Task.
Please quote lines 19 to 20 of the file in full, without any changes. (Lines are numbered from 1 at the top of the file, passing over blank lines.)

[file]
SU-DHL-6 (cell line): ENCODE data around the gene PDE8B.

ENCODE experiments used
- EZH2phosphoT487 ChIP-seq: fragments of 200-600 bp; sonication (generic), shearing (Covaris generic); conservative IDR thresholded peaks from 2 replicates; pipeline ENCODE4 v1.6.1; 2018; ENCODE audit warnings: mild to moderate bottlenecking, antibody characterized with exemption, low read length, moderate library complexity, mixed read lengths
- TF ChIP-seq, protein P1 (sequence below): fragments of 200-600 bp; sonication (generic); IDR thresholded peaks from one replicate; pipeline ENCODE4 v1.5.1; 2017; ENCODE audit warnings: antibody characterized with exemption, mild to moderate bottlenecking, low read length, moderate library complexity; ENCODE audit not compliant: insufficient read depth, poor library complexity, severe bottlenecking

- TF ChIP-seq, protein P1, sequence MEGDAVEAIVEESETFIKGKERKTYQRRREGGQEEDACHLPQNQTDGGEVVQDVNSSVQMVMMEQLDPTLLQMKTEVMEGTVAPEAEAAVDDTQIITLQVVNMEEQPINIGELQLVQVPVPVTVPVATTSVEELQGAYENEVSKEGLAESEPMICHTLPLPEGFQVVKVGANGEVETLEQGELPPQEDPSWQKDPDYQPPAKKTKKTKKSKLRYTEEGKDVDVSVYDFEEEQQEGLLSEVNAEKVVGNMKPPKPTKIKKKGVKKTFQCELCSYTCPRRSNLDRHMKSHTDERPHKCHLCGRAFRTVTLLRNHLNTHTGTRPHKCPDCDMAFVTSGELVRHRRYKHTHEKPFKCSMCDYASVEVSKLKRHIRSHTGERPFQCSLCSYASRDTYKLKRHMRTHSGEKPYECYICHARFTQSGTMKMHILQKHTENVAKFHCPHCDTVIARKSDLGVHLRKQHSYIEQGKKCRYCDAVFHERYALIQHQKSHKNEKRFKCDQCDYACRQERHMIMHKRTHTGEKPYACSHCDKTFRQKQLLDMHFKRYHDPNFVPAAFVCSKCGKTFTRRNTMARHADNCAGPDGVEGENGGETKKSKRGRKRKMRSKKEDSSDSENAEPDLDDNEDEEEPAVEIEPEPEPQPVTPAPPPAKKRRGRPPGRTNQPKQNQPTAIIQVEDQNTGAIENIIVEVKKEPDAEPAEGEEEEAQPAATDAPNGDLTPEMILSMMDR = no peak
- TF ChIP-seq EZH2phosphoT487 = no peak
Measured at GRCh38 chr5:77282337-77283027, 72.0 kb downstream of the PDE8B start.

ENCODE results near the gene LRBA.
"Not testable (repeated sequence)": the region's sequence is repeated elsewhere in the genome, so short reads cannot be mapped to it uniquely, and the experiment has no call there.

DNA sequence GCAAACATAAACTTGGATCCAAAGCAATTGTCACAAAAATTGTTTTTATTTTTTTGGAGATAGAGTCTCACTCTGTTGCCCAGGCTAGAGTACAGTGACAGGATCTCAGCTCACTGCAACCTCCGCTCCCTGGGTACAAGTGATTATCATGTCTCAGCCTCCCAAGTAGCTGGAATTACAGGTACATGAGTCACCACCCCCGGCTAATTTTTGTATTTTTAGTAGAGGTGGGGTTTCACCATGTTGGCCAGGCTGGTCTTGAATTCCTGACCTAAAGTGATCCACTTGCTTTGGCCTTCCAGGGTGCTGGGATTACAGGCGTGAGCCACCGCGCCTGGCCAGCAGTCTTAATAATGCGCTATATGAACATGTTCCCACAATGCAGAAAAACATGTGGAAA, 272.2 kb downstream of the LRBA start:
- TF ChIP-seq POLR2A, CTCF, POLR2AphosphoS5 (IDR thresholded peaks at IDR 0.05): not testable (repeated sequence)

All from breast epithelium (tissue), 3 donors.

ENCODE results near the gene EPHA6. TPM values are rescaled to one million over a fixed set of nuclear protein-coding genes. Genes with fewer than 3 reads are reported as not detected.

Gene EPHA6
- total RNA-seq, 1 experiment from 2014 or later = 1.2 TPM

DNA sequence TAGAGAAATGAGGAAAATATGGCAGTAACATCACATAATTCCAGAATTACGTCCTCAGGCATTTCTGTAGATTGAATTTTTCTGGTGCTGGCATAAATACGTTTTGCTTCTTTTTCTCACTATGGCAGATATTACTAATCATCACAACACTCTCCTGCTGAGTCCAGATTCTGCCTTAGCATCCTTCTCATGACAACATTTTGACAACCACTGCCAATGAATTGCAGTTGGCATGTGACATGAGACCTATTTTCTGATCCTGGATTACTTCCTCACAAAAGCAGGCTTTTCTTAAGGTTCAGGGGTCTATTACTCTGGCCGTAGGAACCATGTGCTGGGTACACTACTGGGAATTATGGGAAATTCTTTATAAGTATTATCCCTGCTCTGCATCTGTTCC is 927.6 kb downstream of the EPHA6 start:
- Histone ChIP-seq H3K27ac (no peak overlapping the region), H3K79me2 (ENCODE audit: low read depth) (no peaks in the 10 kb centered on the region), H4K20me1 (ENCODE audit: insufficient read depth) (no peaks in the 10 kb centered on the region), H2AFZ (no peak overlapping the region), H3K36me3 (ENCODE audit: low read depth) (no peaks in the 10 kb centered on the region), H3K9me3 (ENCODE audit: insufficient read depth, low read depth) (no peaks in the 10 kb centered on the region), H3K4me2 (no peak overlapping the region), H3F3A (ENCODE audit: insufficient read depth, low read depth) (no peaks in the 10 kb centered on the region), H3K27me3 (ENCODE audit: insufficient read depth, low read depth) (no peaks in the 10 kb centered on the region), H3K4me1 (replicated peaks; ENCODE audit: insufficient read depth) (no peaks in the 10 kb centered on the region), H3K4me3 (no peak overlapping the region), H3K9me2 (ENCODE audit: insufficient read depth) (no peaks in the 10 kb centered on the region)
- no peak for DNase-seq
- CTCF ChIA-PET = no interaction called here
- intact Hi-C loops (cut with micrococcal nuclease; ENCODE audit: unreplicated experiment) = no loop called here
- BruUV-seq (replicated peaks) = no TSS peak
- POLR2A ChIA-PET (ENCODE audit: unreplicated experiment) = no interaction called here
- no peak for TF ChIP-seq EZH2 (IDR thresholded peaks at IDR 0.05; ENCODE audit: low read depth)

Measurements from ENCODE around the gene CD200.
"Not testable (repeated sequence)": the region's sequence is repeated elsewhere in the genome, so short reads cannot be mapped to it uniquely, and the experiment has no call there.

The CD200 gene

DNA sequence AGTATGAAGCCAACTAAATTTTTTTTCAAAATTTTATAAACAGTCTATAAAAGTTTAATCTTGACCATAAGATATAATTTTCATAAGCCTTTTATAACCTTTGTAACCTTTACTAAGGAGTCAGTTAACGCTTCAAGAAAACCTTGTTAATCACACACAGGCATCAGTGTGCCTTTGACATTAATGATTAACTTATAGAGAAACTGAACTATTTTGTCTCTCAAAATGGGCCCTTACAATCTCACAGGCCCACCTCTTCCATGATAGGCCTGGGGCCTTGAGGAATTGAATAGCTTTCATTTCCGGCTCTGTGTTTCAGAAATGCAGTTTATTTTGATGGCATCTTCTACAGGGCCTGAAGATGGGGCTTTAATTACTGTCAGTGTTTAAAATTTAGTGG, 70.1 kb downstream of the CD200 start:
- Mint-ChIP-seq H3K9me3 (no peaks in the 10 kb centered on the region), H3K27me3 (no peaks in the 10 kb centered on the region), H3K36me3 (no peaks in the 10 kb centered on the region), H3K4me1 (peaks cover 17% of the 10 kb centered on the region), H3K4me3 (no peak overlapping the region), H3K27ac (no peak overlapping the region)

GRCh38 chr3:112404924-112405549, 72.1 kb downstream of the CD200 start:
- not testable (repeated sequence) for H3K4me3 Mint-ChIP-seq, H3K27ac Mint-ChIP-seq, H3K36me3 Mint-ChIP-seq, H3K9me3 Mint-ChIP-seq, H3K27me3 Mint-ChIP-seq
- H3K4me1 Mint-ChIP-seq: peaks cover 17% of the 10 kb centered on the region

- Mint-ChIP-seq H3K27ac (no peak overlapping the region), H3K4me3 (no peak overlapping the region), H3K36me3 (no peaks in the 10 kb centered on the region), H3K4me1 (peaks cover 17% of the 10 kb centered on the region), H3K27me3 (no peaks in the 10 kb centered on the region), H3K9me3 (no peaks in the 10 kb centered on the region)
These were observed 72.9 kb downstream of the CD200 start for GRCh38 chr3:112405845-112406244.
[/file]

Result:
- CTCF ChIA-PET = no interaction called here
- intact Hi-C loops (cut with micrococcal nuclease; ENCODE audit: unreplicated experiment) = no loop called here